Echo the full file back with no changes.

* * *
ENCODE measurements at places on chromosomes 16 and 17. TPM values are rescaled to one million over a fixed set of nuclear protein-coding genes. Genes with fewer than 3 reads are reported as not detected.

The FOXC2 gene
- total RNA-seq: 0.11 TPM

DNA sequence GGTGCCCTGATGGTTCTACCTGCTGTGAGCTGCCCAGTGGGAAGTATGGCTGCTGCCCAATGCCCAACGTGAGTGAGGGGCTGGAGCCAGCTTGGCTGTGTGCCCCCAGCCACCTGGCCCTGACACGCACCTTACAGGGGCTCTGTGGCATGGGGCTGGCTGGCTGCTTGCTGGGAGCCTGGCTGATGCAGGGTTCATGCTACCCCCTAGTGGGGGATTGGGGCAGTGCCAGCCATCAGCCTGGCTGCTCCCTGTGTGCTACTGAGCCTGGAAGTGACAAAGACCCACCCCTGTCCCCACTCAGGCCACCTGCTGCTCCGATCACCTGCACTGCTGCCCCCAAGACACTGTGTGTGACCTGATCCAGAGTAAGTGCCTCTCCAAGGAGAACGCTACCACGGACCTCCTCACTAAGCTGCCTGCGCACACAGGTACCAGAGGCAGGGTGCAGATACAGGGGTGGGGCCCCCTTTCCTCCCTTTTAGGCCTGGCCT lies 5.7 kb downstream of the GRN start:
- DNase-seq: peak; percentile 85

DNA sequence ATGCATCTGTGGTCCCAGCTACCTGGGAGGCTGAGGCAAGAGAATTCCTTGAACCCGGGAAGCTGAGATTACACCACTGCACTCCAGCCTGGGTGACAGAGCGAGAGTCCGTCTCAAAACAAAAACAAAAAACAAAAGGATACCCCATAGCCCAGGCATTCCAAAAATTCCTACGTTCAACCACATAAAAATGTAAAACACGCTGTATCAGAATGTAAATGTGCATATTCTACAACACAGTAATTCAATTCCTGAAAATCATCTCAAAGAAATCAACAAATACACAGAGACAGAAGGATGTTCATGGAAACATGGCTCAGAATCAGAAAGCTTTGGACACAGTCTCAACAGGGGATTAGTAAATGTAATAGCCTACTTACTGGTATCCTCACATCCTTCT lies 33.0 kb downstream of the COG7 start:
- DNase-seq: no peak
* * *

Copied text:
ENCODE measurements at places on chromosomes 16 and 17. TPM values are rescaled to one million over a fixed set of nuclear protein-coding genes. Genes with fewer than 3 reads are reported as not detected.

The FOXC2 gene
- total RNA-seq: 0.11 TPM

DNA sequence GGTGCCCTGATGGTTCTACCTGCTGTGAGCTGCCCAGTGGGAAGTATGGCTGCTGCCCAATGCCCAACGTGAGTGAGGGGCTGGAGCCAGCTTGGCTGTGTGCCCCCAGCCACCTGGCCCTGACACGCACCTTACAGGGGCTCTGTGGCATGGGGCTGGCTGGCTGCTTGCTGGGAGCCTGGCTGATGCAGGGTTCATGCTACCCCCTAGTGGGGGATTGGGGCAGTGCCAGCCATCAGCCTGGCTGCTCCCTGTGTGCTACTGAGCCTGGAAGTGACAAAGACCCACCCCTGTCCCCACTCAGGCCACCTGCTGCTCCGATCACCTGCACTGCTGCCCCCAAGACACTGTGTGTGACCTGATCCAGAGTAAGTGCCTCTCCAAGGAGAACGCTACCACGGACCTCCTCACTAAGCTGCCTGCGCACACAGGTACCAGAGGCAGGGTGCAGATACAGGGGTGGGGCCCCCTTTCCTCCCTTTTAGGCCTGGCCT lies 5.7 kb downstream of the GRN start:
- DNase-seq: peak; percentile 85

DNA sequence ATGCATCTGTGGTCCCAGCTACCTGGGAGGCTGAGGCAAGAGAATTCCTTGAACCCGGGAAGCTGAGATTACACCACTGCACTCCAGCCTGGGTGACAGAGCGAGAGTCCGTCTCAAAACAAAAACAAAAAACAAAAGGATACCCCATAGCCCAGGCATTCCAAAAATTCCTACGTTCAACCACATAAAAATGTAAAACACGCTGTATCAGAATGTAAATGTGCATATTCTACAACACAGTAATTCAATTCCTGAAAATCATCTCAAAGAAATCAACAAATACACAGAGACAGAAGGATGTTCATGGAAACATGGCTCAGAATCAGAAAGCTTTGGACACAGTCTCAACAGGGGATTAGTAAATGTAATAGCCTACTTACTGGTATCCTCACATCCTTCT lies 33.0 kb downstream of the COG7 start:
- DNase-seq: no peak